Exome sequencing, a technique that looks for gene mutations, is a valuable tool to diagnose pediatric neuronal ceroid lipofuscinoses, also known as Batten disease, according to a new case report.
The study, “A novel MFSD8 mutation in a Russian patient with neuronal ceroid lipofuscinosis type 7: a case report,” was published in the journal BMC Medical Genetics.
Neuronal ceroid lipofuscinoses (NCLs) are a group of inherited lysosomal storage diseases caused by a lack of specific enzymes that break down certain fats or sugars in cells, leading to inappropriate storage of material in various tissues.
To date, researchers have identified more than 440 mutations related to NCL across 13 different genes.
Patients with NCL can be classified based on age at onset and clinical presentation: infantile, late infantile, juvenile, and adult.
Among patients with late infantile NCLs, several subtypes exist, including variant late infantile NCL (vLINCL). vLINCLs, for the most part, are caused by mutations in four genes — CLN5, CLN6, CLN7 (MFSD8), and CLN8.
Mutations in the MFSD8 gene, which provides instructions to produce a lysosomal protein, can give rise to a type of vLINCL called NCL7 disease.
NCL7 disease was first described in children from Turkey. This type of disease was considered a distinct clinical and genetic variant of NCL; however, subsequent studies have shown that NCL7 disease is not limited to the Turkish population.
In this case report, physicians presented a 5-year-old Russian girl with cognitive and motor deterioration, vision loss, action myoclonus (muscular jerking triggered or intensified by voluntary movement) and epilepsy.
The girl was developmentally healthy until she was 2 1/2 years old. After that, she experienced progressive motor and mental deterioration.
A brain magnetic resonance imaging (MRI) showed lesions in the white matter (the part of the brain responsible for carrying signals between neurons) and an underdeveloped lower cerebellar vermis (an area of the brain that integrates information from all our senses).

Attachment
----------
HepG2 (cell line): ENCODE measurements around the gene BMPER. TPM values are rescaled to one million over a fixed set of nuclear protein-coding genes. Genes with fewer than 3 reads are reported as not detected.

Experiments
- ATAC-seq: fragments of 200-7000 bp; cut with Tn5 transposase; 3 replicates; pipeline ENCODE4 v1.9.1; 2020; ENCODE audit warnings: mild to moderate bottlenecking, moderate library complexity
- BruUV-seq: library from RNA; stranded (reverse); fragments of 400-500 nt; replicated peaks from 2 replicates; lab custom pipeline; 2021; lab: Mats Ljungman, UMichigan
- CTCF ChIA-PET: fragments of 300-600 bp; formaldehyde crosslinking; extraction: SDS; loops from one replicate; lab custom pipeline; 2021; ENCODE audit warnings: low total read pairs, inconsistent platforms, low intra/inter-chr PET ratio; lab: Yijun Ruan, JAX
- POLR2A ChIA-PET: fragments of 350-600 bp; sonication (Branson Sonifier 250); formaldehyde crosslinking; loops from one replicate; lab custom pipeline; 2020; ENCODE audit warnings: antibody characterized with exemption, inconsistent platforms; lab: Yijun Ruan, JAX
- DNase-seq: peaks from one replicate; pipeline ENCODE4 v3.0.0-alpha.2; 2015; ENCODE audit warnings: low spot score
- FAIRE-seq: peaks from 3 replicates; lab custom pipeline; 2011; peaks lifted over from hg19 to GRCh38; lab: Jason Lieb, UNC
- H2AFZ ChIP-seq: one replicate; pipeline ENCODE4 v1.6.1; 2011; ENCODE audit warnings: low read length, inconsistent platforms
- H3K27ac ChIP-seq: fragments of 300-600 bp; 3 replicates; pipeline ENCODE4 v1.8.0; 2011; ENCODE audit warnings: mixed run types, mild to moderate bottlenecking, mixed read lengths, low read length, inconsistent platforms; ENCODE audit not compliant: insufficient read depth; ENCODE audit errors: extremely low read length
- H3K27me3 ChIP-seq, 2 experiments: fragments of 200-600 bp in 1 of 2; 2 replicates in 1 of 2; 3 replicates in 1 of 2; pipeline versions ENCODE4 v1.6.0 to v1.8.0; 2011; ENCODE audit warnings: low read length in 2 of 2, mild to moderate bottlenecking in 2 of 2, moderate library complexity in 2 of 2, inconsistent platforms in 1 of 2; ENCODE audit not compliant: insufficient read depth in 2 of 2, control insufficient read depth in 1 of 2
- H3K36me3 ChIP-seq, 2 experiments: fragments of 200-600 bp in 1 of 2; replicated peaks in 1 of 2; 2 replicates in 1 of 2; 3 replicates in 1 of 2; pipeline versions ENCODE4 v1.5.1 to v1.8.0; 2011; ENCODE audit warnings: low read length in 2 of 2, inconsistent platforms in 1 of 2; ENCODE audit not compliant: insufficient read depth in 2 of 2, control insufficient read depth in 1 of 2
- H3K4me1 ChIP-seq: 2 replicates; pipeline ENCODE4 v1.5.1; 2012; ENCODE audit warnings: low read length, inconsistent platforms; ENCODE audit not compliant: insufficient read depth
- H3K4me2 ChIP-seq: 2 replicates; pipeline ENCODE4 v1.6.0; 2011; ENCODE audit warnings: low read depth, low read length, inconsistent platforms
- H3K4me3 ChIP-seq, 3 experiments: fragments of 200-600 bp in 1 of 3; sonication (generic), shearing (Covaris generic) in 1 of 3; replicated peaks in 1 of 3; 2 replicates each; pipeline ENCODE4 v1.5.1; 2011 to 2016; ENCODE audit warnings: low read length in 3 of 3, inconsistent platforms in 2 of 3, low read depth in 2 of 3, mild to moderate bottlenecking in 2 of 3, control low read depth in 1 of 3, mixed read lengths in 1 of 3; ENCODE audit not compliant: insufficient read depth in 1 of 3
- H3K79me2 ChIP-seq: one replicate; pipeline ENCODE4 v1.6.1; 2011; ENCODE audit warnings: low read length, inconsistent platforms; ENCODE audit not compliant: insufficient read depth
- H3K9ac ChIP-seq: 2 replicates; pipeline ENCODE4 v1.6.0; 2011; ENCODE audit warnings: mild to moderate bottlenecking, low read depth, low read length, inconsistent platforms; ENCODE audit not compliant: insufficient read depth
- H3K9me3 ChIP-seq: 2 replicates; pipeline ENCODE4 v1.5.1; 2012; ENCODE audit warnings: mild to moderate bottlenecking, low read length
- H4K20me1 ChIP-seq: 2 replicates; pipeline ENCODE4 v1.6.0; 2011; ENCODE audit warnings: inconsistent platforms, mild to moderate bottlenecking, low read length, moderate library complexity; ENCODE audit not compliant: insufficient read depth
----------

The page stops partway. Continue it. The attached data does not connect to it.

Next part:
At age 3 1/2, the girl began developing stereotypic movements, which are repetitive and nonfunctional motor behaviors.
The child was treated with valproic acid — an antiepileptic therapy. But motor deterioration progressed and the patient stopped walking at age 5.
Based on observed symptoms, physicians suggested a diagnosis of Rett syndrome, a rare neurological disorder that results from mutation in a gene called MECP2. However, testing of the gene found it to be normal.
Several other diseases were also considered, but subsequently excluded based on mutations and biochemical tests.
Physicians then conducted exome sequencing, which looks for mutations in all protein-coding genes of the genome — our genetic signature. It consists of two steps. The first selects only regions of the DNA that contain information that will result in proteins (known as exons, constituting only 1% of the human genome). The exons are then sequenced, or “read,” using specific DNA sequencing technology.
Exome sequencing revealed a particular type of mutation (c.525 T > A variant) in the MFSD8 gene. This specific mutation had never been previously described.
“This report describes the first case of NCL7 disease in Russia. Our findings expanded variant diversity of MFSD8 and proved value of exome sequencing for pediatric NCLs,” the authors wrote.
“Although there is no treatment for this condition, correct and early diagnosis is important for appropriate low-vision management, educational planning, and genetic counseling,” they concluded.